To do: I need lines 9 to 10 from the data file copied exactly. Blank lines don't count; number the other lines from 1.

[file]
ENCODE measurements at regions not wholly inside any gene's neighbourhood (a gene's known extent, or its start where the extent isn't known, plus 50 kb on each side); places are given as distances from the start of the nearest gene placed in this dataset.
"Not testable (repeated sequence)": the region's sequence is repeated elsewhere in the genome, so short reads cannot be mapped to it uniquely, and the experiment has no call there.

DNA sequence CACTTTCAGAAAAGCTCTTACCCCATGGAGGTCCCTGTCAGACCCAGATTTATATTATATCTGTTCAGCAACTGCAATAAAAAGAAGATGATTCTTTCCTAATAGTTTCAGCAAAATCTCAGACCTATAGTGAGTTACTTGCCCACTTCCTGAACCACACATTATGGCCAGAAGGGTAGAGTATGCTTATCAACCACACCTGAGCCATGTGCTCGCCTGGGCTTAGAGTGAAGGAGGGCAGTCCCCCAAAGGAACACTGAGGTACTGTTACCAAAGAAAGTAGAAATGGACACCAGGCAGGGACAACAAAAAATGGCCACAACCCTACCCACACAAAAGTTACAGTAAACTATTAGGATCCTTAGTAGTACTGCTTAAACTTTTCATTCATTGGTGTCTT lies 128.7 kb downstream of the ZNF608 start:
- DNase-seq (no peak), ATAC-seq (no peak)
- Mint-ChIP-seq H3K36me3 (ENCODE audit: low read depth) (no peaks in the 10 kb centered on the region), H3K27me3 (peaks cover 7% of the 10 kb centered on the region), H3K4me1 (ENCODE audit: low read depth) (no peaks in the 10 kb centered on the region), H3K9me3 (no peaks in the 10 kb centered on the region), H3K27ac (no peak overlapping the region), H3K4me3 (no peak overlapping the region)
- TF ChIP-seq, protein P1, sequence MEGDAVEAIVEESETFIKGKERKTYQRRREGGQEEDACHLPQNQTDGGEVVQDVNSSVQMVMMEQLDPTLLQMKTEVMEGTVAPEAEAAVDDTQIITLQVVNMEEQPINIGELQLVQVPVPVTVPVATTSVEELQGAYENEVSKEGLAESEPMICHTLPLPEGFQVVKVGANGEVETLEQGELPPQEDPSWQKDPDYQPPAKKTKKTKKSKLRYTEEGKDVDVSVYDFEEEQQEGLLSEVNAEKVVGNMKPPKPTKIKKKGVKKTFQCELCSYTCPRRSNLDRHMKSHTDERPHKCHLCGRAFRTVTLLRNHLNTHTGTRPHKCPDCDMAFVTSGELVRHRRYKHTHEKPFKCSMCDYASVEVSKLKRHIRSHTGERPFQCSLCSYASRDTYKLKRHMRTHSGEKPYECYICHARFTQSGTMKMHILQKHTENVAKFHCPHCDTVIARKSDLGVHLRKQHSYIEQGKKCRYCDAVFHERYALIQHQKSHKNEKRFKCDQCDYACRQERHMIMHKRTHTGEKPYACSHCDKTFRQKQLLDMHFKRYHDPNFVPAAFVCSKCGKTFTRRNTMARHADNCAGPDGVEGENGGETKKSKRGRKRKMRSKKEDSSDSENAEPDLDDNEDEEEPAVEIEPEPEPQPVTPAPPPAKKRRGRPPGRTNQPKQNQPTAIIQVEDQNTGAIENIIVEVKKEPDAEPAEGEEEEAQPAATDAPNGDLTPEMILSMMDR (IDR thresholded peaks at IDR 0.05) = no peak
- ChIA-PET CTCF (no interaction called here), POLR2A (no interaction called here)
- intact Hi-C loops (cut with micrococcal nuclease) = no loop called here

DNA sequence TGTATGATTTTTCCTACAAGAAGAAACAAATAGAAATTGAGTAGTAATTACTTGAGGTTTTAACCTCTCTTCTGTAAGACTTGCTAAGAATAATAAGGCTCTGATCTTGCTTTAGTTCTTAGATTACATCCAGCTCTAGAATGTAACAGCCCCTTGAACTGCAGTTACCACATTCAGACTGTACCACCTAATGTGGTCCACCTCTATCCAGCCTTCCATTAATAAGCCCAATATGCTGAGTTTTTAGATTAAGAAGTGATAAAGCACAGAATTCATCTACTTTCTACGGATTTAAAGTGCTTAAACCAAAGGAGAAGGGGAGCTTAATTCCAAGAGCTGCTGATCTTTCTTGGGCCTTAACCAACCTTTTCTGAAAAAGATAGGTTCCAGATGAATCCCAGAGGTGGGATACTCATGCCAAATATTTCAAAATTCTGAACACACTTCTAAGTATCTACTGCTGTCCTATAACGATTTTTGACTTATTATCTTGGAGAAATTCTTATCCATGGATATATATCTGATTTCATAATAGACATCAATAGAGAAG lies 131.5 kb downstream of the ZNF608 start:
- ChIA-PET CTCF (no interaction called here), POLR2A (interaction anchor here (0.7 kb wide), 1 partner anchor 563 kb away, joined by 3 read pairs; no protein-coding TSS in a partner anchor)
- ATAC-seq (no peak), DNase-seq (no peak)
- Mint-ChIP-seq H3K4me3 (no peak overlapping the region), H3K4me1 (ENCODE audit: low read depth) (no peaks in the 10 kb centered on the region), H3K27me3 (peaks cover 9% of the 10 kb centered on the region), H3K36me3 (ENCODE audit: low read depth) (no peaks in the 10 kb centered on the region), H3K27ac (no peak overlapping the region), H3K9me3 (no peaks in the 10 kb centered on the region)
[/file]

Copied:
DNA sequence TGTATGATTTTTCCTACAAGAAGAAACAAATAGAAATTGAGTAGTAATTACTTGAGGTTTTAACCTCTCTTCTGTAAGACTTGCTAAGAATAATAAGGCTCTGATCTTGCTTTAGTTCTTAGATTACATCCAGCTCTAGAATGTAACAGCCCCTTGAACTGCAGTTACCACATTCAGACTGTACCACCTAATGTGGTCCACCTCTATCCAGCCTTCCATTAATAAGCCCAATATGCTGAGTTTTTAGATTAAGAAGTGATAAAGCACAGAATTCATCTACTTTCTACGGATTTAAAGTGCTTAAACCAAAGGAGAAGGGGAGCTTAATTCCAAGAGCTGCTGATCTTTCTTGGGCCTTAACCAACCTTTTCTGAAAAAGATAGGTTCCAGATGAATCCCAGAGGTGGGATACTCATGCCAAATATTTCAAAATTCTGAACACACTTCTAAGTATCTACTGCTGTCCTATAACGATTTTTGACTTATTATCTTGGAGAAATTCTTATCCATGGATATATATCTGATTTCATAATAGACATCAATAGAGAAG lies 131.5 kb downstream of the ZNF608 start:
- ChIA-PET CTCF (no interaction called here), POLR2A (interaction anchor here (0.7 kb wide), 1 partner anchor 563 kb away, joined by 3 read pairs; no protein-coding TSS in a partner anchor)